How Can I automate choices in a Calibre xRC flow ?

Document created by rick_sedlak on Nov 2, 2012Last modified by rick_sedlak on Aug 23, 2014
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Automating choices in a PEX flow can be accomplished through several means.

One method is to put placeholders in the ruledeck that you adjust through a set of values

across several PEX runs using a scripting language of your choice, e.g. csh, bash, tcl, perl, etc.

Another method of running a PEX flow across several cells in an automated manner is by using the

unix "sed" command to change a placeholder cellname in the rules for the desired primary cell name.

  sed "s/placeholder_layout_primary_cellname/target_cellname_1/g"  rules.reference > rules.temp1

  sed "s/placeholder_source_primary_cellname/target_cellname_1/g"  rules.temp1 > rules

In the rules.reference file:

    LAYOUT PRIMARY "placeholder_layout_primary_cellname"  .  .  . 
    SOURCE PRIMARY "placeholder_source_primary_cellname"  .  .  . 

Another method of controlling a PEX flow through a set of several choice is by using a combination

of environment variables and rulefile pre-processor directive IFDEFs to influence the desired rulefile settings.

If you run the extraction flow directly from a c-shell, you
could set an environment variable using arguments to the run script

    setenv $1 $2

This environment variable can be used to control several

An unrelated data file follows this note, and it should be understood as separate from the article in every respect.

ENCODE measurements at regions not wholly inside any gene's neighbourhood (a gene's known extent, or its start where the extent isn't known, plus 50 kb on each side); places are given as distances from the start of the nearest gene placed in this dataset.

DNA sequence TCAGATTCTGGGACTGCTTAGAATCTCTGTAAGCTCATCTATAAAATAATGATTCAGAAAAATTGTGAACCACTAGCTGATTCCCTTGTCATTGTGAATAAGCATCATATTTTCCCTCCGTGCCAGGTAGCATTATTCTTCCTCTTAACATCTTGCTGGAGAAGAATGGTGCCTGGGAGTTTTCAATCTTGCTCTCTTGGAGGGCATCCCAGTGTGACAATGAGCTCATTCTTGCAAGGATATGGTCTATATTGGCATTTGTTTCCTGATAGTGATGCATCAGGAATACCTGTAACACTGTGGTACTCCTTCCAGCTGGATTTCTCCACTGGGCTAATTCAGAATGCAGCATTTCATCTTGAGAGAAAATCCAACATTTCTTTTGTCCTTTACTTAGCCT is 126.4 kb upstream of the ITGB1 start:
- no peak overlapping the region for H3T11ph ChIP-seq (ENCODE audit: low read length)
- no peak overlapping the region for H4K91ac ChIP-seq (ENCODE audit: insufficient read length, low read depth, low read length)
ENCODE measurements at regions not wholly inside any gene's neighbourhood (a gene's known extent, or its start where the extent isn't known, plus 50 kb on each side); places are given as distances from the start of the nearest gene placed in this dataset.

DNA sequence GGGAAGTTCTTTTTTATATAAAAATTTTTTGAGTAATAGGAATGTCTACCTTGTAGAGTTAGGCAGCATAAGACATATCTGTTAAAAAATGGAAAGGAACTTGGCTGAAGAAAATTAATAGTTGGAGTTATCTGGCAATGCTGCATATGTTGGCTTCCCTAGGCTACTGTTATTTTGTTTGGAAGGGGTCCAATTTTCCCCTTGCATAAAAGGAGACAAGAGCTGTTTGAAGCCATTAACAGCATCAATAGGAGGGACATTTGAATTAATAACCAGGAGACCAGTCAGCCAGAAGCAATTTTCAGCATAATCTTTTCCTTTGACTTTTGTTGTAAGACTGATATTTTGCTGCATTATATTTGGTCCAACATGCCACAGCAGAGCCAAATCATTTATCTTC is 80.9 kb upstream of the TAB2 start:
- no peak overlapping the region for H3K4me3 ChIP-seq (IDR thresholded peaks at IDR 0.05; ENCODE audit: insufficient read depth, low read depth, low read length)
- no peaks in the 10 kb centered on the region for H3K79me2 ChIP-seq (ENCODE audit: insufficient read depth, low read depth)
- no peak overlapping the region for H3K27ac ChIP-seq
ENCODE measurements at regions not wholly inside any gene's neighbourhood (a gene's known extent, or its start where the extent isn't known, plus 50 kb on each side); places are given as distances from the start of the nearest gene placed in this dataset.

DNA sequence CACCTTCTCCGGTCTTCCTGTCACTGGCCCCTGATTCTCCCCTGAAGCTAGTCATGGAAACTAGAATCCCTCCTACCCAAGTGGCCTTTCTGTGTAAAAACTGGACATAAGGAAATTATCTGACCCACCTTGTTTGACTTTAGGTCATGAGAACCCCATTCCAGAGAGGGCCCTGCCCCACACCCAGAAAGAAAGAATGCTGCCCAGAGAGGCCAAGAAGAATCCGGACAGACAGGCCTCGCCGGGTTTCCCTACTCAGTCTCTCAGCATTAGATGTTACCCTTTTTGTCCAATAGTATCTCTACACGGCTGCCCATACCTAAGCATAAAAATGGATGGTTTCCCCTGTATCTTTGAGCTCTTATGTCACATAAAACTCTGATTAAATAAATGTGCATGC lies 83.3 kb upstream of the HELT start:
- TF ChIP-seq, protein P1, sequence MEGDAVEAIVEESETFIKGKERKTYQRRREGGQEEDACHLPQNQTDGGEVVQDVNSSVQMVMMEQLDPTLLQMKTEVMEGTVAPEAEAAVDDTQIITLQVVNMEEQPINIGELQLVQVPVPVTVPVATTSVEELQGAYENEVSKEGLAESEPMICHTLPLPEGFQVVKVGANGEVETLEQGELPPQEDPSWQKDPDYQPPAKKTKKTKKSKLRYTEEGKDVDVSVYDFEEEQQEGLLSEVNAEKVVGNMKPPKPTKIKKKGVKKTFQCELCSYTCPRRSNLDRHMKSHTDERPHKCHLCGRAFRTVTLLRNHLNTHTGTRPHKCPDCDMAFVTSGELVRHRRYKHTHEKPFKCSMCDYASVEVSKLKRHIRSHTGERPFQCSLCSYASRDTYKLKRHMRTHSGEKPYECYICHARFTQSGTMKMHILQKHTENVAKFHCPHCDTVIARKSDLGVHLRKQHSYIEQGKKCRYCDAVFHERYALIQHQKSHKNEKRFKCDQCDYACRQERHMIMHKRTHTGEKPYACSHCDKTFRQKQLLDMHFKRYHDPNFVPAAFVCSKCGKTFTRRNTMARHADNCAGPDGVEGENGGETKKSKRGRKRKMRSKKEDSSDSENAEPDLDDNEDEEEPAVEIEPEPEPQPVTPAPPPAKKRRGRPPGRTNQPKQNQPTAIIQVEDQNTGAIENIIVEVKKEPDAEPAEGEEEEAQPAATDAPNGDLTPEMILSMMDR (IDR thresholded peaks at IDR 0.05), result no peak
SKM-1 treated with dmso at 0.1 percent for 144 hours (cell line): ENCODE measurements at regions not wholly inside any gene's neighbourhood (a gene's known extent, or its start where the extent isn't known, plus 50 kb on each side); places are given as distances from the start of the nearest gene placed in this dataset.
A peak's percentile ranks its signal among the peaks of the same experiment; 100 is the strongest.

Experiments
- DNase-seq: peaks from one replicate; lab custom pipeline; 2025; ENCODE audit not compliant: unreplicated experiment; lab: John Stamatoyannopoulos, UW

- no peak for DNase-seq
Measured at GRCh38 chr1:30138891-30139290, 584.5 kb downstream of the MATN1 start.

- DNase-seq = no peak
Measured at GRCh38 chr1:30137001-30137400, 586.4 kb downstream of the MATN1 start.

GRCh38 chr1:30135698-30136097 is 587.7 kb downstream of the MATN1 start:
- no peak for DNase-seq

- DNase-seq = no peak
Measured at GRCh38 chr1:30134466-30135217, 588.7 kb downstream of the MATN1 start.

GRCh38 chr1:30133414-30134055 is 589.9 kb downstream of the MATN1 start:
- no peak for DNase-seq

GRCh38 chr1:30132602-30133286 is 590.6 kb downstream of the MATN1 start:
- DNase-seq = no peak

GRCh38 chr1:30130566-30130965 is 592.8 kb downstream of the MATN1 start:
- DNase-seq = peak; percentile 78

choices of EXCLUDE statements in the rules file

Your run script could look like this:

#!/bin/csh -f



setenv MGC_HOME <path-to-calibre-product-tree>
setenv PATH $MGC_HOME/bin:$PATH

# clear the svdb and log files
/bin/rm -rf *svd* *SVD* *log

setenv $1 $2

calibre -xrc -phdb                 xrc.rule >&! phdb.log
calibre -xrc -pdb -rcc -select xrc.rule >&! pdb.log
calibre -xrc -fmt -all              xrc.rule >&! fmt.log

where you could invoke the run script with:

      run_xrc ISET 1
or   run_xrc ISET 2
or   run_xrc ISET 3

Since the IFDEF constructs have the form:
(from chapter 1 of the SVRF manual available at
  $MGC_HOME/shared/pdfdocs/svrf_ur.pdf  )

    Conditionals have the following form:

    { #IFDEF name [value] rule_file_text |
      #IFNDEF name [value] rule_file_text }
        [ #ELSE rule_file_text ]

    where name is a replaceable string that is defined
    with the #DEFINE directive, or implicitly defined
    from the shell environment. The value is an optional
    string that appears in a #DEFINE directive, or it is
    the value that name is assigned in the shell environment.
    #IFDEF (acronym for ?if defined?) and #IFNDEF (?if not defined?)
    test whether or not a name is defined, and do the
    opposite of the other. #ELSE statements are executed
    if the preceding #IFDEF or #IFNDEF
    conditionals evaluate to ?false?.

Your rule file could have sections like this:

    #IFDEF $ISET 1

        // Include set 1
        PEX EXTRACT INCLUDE  net100 net101 ...


    #IFDEF $ISET 2

        // Include set 2
        PEX EXTRACT INCLUDE  net200 net201 ...


    #IFDEF $ISET 3

        // Include set 3
        PEX EXTRACT INCLUDE  net300 net301 ...


And you don't have to work this through runscript arguments...

You could query the user for a response instead of
working this through the runscript arguments:

You could use some user choice code like this
to set an environment variable to a chosen value

This block of code is switched into play by the
environment variable called RUNTYPE set to "pex"

if(($RUNTYPE == "pex") || ($RUNTYPE == "PEX")) then
   echo " "
   echo "Which set of nets do you want to exclude? "
   echo " "
   echo "     if set A then enter: A"
   echo "     if set B then enter: B"
   echo " "
   echo " Your entry: "
   set mychosenset = $<
   switch ($mychosenset)
      case a:
      case A:
              setenv ISET A

      case b:
      case B:
              setenv ISET B


And the rulefile would need IFDEF sections defined
similar to those mentioned above.